Colors, the vast spectrum of light intensity and density, like everything else in the known universe, have a frequency. Most people see colors and think “Oh, that looks pretty”, while Aspies may see colors and think “Oh, that feels nice.”… Or not.
In the Neuro-Typical brain, the many parts of the nervous system work really nicely together and the data that they provide are, for the most part, analyzed simultaneously, a la “Say, look at that lovely field of flowers. Many, many colors. Move along.” As I pointed out in a previous post on sound sensitivity, this is not always the case for the A.S. brain. Just like sound, we can also have touch, taste, smell, and light (including color) sensitivity. What this means is that when we have ‘too much’ input, it can overload us and we go into a sort of a melt-down, not unlike a small child, but (often) with less screaming. This is a good time to point out again that (A) I can only speak for myself, and (B) that Asperger’s Syndrome isn’t a thing, but rather a classification for a wide spectrum of symptoms. Some Aspies have them, other don’t.
To put it mildly, at the point when we go into ‘overload’ it’s almost as if the brain thanks us for being so diligent in collecting so much lovely data and then makes a request that we stop the input. Immediately. As in “I don’t care if you have to jump through a closed window, you need to find a quiet spot this very minute while I process all this information.” It doesn’t happen often, but certain situations can trigger the reaction faster than others so all of these sensitivities must be identified and addressed if we are to interact socially (or at work) with some semblance of ‘normality.’
That said, let me be exceedingly clear on what I mean as I would hate for there to be any misconception when it comes to ‘addressing’ sensitivity. The laughable suggestion of ‘getting over’ the sensitivity is never the appropriate approach. For one, Aspies have a love for the balance and structure provided by martial arts. If making ridiculous comments is something that you’re likely to do, I might suggest a cursory background check on any known Aspies with whom you associate. Sensory sensitivity is not something you can ‘get over’ any more than cutting off the end of your own tongue is something that you’re likely to simply ignore. If it’s so easily overcome that you can simply put it aside, then it is not a clinical sensitivity, but rather a minor annoyance. Good? Good.
Light and color sensitivity come in an array of forms. Bright lights are the most common trigger, but also strobe lights can be an obstacle as each strobe causes the brain to issue another individual command to either investigate, or later on, attempt an escape. While a strong strobe can be annoying to just about anyone, it can be downright physically painful to someone with A.S. You may actually see them wince at every strobe. It’s unpleasant enough to watch – I really do not wish to ever experience it.
Those with color sensitivity can become agitated or even angry at a certain shade in the spectrum. On the flip side, there are certain colors and hues that can calm an Aspie down or pep them up quicker than any drug. That’s a pretty serious benefit to anyone. Ever been to a psychologist? Notice the blackout drapes? They’re there to provide an opportunity for the Dr. to alter the very color of the room, if need be. Many will have small lamps with different shades of bulbs available. Totally not kidding.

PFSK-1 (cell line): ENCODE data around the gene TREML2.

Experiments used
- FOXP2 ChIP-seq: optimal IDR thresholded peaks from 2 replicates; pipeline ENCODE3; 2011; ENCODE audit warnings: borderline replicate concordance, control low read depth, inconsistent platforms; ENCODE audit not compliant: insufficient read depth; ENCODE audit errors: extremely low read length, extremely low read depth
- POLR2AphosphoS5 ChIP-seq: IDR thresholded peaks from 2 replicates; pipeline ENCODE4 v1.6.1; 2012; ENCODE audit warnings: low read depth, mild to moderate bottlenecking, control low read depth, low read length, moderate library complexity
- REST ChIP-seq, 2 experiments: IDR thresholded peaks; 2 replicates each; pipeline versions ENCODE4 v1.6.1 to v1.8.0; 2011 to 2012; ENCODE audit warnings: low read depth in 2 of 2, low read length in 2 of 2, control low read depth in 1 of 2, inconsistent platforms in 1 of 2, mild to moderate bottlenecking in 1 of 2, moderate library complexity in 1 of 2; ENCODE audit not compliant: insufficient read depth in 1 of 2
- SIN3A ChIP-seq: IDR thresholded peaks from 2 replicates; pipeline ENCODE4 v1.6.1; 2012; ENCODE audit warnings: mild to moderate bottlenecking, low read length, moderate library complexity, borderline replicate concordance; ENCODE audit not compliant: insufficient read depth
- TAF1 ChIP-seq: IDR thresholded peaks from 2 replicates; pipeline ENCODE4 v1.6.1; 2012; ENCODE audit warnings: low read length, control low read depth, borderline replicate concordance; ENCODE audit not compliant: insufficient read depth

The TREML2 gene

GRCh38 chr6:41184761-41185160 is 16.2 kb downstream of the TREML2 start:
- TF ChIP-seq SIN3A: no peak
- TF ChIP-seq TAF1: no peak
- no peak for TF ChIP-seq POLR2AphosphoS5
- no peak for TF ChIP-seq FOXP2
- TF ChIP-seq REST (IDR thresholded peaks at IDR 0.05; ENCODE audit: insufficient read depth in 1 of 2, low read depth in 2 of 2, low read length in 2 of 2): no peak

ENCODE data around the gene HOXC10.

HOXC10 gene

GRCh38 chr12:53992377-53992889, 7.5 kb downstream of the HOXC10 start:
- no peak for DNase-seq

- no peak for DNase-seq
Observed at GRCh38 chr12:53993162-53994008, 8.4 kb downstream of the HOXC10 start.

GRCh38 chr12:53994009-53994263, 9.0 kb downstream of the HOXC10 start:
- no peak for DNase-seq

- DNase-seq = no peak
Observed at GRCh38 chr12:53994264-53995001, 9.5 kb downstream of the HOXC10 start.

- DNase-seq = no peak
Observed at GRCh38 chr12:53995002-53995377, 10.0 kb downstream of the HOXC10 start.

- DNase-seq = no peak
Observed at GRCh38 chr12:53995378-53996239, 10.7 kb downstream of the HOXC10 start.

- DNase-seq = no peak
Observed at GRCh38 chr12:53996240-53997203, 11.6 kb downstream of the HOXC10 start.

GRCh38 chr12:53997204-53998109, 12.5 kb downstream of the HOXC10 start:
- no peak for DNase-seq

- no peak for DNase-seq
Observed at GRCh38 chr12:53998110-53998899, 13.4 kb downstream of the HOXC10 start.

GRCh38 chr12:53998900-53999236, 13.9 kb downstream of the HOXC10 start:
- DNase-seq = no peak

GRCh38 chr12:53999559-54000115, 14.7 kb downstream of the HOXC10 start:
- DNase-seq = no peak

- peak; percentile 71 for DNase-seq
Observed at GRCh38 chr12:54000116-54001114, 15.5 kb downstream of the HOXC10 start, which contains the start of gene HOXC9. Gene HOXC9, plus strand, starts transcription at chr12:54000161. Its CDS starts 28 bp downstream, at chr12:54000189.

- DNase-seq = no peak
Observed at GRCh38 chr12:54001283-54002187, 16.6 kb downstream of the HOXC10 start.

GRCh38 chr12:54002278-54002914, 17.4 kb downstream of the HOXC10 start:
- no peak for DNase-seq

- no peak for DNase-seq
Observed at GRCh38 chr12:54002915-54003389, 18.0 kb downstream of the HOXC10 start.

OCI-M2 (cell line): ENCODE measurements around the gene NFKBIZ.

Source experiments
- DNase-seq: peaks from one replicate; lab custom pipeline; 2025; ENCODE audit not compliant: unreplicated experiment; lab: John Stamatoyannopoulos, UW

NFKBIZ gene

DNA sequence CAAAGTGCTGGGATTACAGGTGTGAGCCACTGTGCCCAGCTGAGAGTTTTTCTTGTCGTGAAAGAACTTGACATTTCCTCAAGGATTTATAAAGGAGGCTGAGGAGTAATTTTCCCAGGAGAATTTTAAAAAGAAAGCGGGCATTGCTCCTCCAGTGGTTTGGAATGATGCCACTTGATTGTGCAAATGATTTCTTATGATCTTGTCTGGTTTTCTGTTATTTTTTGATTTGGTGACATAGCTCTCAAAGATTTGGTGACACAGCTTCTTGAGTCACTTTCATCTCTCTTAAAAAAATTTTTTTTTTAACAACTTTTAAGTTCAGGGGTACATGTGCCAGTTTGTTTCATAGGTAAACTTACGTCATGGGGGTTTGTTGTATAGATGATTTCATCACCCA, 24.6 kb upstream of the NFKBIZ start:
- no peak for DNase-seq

I do not have either color or light sensitivity. I hate fluorescent lights and that nasty plum-brown nail polish (lots of redheads wear it for some reason), but lots of people hate fluorescent lights, and I have confirmed with numerous NT friends (male and female) that the nasty plum-brown nail polish is just gross. So really, when it comes to light I’m pretty much mainstream… Except… I’m really fond of bright colors. Like, really fond of them. Flowers, vegetables (I took the photo, above, at Target last Sunday, after taking the liberty of sorting the peppers out appropriately – those that pay close attention will notice something interesting about the numbers of the different peppers) , LEGO, cars, I just love vibrant primary colors, and also white – I revel in the absence of color!
I’m anomalous trichromastic. Say that three times fast… Or ever. It just means that I have a pretty narrow light spectrum available to me when I’m not wearing my wave-front glasses. I was born about three months prematurely and the thing to do with dangerously early premies in 1970 was to put them into an incubator full of oxygen and hit them with ultra-violet lights. This is a great approach if you’re trying to cause skin to grow faster, or you’re trying to blind the subject. The glasses I wear have almost no astigmatism prescription to them, but rather they redirect the different colors in the spectrum further into the cones in my eyes, allowing me to see up to about 85% of what you see, and some things that you can’t. Yes, I can see though walls… Of glass. And also, I can sort of see through clothing if it’s really, really sheer. I do not wear my glasses when watching a movie, television, or if I’m at the computer. Digital images have become so crisp and bright that I simply do not need them. If anything they provide too much definition. On the bright side (no pun intended) my color-blindness is likely the reason why I don’t have color or light sensitivity…
So hey, one less thing… I may not be able to attend a party for very long, and I’d rather chew off my leg than have a live or telephone conversation, but at least I don’t have to worry about light sensitivity! WHEW! Close one…